Angry New Yorker

Tuesday, May 13, 2003
I've been asking Rumsfeld to send the Marine Expeditionery Unit to Albany for weeks; now that they're work is finished in Iraq they're needed here in New York. "Calling General Tommy Franks! General Franks to a white courtesy phone." From the Wall Street Journal, Tuesday, May 13, 2003:

New York Crisis: Empire State? Try Banana Republic! by John Steele Gordon

"The once mighty Empire State has become a banana republic. Long the most populous and powerful state in the Union, the home state of six presidents (and 11 vice presidents), New York dominated American politics and the economy through much of the nation's history. It was an engine of legal and economic innovation, daring, and reform in the country as well.

Today, New York is only the third most populous state. It has lost 10 seats in Congress in just the last 30 years. And while New York long had the highest state credit rating in the nation, today it has only an AA- and has sunk as low as A-, just above junk status. The state has the highest debt per capita and the highest taxes as well. Despite great natural advantages, its economic growth is, to be charitable, anemic. New York has become the sick man of the American Union.

The only political innovation in New York these days is the endless creativity the government in Albany brings to devising new smoke and mirrors to hide the fiscal disaster it presides over. In 1992, for instance, it balanced its expense budget -- which the state constitution requires be balanced -- by selling Attica State Prison to itself. A state agency sold $200 million worth of bonds, turned over the proceeds to the state, and took title to the prison, which it now rents to the state.

Ken Lay, call your office.

It was the Erie Canal that gave the Empire State its commercial empire. The largest public work in world history up to that time, the canal was a gigantic gamble. And yet the state built it entirely on its own, bringing the project in under budget and ahead of schedule in 1825.

The gamble paid off big time. By providing a vastly cheaper and quicker means for shipping the produce of the Midwest to the eastern seaboard, New York became, in the rather grumpy words of the Boston poet Oliver Wendell Holmes (father of the judge), "that tongue that is licking up the cream of commerce of a continent." In 1800, New York City handled about 8% of the country's exports. By 1860 it was 62%. By the 1920s, it was the busiest port in the world. * * * *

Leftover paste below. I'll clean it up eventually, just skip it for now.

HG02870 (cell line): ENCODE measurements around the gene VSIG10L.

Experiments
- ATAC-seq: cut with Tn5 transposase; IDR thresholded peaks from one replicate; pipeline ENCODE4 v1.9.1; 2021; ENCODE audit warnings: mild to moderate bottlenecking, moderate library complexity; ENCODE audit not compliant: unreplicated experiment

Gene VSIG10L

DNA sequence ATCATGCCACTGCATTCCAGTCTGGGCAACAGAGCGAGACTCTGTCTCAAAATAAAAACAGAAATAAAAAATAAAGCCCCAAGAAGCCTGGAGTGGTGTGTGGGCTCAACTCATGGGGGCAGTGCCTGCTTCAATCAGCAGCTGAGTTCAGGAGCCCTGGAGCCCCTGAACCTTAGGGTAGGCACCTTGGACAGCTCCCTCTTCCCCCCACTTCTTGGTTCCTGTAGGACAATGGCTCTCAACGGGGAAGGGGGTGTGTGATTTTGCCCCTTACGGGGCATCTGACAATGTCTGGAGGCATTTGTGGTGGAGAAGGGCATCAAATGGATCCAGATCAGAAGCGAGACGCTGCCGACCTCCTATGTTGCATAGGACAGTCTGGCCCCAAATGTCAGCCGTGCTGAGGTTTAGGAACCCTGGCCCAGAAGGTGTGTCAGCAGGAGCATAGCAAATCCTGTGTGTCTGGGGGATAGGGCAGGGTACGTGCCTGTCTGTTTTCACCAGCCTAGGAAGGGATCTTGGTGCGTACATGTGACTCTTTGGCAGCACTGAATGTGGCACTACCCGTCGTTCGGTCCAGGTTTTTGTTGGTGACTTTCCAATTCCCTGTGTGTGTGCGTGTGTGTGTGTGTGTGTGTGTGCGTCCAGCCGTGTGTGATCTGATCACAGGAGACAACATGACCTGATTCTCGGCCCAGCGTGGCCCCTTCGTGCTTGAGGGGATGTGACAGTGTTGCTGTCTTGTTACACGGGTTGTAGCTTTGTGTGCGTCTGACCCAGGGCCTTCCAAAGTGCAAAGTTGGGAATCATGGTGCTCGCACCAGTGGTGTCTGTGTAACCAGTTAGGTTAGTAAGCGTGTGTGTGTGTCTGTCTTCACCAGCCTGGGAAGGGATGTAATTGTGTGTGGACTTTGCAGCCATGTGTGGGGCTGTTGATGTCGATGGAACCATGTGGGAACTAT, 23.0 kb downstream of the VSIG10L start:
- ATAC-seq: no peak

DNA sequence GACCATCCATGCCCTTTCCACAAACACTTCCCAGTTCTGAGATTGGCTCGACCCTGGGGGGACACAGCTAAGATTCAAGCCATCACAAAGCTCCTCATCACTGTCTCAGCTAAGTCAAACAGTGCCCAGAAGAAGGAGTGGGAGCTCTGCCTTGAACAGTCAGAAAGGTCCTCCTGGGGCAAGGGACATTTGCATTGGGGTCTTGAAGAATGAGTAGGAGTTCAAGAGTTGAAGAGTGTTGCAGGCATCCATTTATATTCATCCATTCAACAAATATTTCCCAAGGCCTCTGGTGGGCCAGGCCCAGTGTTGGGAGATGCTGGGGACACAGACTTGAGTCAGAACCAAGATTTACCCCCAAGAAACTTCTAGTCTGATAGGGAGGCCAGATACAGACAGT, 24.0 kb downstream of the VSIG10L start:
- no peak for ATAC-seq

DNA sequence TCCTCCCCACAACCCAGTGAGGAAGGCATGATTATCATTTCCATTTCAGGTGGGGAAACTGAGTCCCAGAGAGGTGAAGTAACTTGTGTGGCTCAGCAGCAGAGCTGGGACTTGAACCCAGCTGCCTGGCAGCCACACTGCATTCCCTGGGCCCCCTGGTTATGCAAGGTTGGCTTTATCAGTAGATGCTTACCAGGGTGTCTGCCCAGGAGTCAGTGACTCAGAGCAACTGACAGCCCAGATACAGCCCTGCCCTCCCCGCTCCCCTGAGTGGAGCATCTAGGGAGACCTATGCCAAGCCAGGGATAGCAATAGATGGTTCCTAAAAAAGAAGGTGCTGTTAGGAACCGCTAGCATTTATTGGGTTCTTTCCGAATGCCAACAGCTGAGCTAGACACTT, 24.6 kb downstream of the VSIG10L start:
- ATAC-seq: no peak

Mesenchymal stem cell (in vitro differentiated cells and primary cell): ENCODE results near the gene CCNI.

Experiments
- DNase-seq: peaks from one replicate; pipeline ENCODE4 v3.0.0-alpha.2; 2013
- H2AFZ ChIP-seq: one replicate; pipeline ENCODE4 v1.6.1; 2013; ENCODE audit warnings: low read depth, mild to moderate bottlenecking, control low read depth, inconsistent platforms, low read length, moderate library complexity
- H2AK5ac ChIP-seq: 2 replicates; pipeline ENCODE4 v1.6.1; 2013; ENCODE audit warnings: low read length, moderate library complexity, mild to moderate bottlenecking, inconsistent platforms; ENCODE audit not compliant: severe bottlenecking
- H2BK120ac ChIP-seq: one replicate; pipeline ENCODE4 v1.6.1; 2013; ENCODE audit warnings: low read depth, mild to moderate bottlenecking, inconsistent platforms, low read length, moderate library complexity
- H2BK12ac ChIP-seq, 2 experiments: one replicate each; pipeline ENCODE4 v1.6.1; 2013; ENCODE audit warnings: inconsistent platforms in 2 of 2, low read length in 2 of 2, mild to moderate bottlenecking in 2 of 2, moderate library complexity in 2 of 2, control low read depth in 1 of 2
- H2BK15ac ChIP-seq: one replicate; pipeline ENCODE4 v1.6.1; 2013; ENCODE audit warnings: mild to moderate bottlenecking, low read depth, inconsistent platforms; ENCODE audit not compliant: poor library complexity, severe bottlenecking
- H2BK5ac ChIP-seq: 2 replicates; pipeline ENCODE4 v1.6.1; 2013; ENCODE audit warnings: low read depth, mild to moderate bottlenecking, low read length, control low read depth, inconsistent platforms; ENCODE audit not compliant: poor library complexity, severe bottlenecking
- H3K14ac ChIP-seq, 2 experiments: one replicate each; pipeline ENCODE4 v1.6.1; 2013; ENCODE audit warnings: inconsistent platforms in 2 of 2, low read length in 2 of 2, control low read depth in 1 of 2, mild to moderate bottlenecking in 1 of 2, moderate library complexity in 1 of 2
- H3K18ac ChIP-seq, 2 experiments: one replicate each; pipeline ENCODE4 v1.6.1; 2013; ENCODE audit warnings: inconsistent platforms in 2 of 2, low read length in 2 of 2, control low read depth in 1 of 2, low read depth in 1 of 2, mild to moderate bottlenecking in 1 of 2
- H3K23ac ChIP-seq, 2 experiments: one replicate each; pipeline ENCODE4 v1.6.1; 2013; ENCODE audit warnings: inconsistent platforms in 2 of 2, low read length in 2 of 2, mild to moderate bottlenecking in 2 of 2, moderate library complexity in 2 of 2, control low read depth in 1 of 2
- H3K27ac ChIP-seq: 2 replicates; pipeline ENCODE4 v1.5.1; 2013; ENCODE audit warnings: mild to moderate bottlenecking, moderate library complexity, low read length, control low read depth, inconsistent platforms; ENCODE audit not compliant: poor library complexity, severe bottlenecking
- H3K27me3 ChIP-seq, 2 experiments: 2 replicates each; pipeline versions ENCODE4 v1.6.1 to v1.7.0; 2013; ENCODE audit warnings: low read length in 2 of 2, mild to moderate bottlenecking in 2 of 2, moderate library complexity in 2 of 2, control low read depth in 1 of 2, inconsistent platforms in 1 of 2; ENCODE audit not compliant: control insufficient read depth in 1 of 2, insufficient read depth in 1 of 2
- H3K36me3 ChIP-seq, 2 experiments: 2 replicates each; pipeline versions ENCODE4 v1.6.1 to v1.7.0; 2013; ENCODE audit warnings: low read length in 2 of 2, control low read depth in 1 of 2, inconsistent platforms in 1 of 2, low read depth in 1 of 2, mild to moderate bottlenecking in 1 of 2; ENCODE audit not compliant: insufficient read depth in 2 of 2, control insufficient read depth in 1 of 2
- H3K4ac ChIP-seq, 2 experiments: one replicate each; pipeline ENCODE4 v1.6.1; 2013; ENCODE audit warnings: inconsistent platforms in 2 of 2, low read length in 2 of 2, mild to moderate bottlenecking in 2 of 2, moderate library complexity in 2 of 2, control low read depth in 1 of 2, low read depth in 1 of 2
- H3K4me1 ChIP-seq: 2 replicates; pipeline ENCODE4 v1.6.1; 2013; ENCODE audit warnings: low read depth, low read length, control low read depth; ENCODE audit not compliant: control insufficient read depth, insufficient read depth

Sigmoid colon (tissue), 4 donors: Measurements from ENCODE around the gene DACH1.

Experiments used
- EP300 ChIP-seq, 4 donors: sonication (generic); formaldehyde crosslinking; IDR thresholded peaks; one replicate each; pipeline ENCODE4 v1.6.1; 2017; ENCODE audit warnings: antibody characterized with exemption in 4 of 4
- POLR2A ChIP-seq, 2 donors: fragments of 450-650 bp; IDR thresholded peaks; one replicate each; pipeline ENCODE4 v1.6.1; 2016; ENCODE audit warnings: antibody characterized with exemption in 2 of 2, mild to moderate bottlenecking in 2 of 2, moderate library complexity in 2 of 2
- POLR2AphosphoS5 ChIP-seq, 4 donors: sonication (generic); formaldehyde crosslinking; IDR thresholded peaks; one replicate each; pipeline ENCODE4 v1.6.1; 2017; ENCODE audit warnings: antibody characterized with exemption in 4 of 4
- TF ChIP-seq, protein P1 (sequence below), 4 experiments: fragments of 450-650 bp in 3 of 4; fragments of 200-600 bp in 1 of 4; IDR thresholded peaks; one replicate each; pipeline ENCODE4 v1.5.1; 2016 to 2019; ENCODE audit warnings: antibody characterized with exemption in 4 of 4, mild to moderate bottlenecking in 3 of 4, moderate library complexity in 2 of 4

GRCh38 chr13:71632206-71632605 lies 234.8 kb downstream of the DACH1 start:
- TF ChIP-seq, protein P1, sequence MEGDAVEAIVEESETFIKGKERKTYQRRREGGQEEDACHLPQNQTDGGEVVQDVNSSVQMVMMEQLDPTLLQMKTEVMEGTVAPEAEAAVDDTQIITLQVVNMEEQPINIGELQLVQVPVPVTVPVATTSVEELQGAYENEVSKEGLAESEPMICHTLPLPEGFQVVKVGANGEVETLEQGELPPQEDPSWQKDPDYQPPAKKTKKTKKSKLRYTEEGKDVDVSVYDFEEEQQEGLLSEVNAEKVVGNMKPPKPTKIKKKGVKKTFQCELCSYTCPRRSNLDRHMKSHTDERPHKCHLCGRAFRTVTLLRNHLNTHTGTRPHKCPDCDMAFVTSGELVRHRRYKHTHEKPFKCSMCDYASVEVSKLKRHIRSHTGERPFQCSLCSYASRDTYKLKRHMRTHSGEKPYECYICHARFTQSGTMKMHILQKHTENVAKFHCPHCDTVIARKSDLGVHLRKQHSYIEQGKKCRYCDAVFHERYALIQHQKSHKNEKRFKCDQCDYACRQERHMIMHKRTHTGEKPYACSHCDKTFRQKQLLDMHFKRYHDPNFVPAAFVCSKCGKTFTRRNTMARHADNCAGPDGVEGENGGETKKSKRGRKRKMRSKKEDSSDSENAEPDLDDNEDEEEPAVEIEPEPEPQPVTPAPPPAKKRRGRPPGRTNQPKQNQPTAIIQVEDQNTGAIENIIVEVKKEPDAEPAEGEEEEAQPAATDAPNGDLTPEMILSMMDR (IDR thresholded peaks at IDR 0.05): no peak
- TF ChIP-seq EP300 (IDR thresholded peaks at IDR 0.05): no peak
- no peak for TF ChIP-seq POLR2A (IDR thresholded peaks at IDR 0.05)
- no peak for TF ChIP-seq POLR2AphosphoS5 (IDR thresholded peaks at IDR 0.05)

But in the 20th century, New York allowed a fundamental tendency of society -- institutions will evolve in ways that benefit their elites -- to operate unchecked in state government. The result has been government of the people by the politicians for the special interests, to an extent unknown elsewhere in the country -- perhaps in the democratic world.

The central institution in any state government is its legislature, and New York, in a very real sense, doesn't have one anymore. Instead it has two colleges of cardinals. Once the Senate has elected a majority leader and the Assembly a speaker at the beginning of each term, the members might as well go home for all the power they have to shape legislation. The speaker and majority leader determine the agenda in each house, name committee chairmen, determine committee assignments, and hand out other perks and the handsome salaries (called "lulus" in Albany parlance) that go with them. Any member who gets out of line will find his or her lulus taken away. (Members don't even have to be present to vote. Once they sign in in the morning, they are automatically counted as voting "yes" on every bill unless they show up to vote "no.")

It is the speaker and the majority leader, not the Assembly and the Senate, who determine the budget with the governor. And the budget has not been passed on time in almost two decades as the back-room log-rolling among the three about whose special interests -- unions, school districts, hospitals, etc. -- will get the most attention (and money) drags on. As a result, the state budget has ballooned far beyond the economic growth needed to pay for it.

This utter perversion of democratic government is possible only because there are virtually no competitive elections for the state legislature. Each house draws up its own district lines, with incumbent protection the only criterion. Although both Democratic and Republican governors have carried the state by landslides in the last three decades, neither house of the legislature has changed hands in that time. The Senate is permanently Republican, the Assembly permanently Democratic. And New York State government is permanently dysfunctional as a result.

Is there a solution?

Well, the state constitution requires that a proposition be placed on the ballot every 20 years, asking if a constitutional convention should be called. The last one, in 1997, attracted almost no media attention beyond a New York Times editorial urging its defeat, and even fewer votes. Fourteen years is a long time to wait for a government that has become an on-rushing fiscal train wreck to be reformed.

Instead, the state media should begin demanding action, exposing Albany horror stories (there is no shortage) and endorsing candidates who run on a platform of giving New York a real legislature, regardless of which party they belong to.

Or perhaps disenfranchised New Yorkers could ask Donald Rumsfeld to send in Tommy Franks and restore our lost democracy. Hey, it seems to be working in Baghdad." ---
Mr. Gordon is the author of "A Thread Across the Ocean: The Heroic Story of the Transatlantic Cable" (Walker, 2002).

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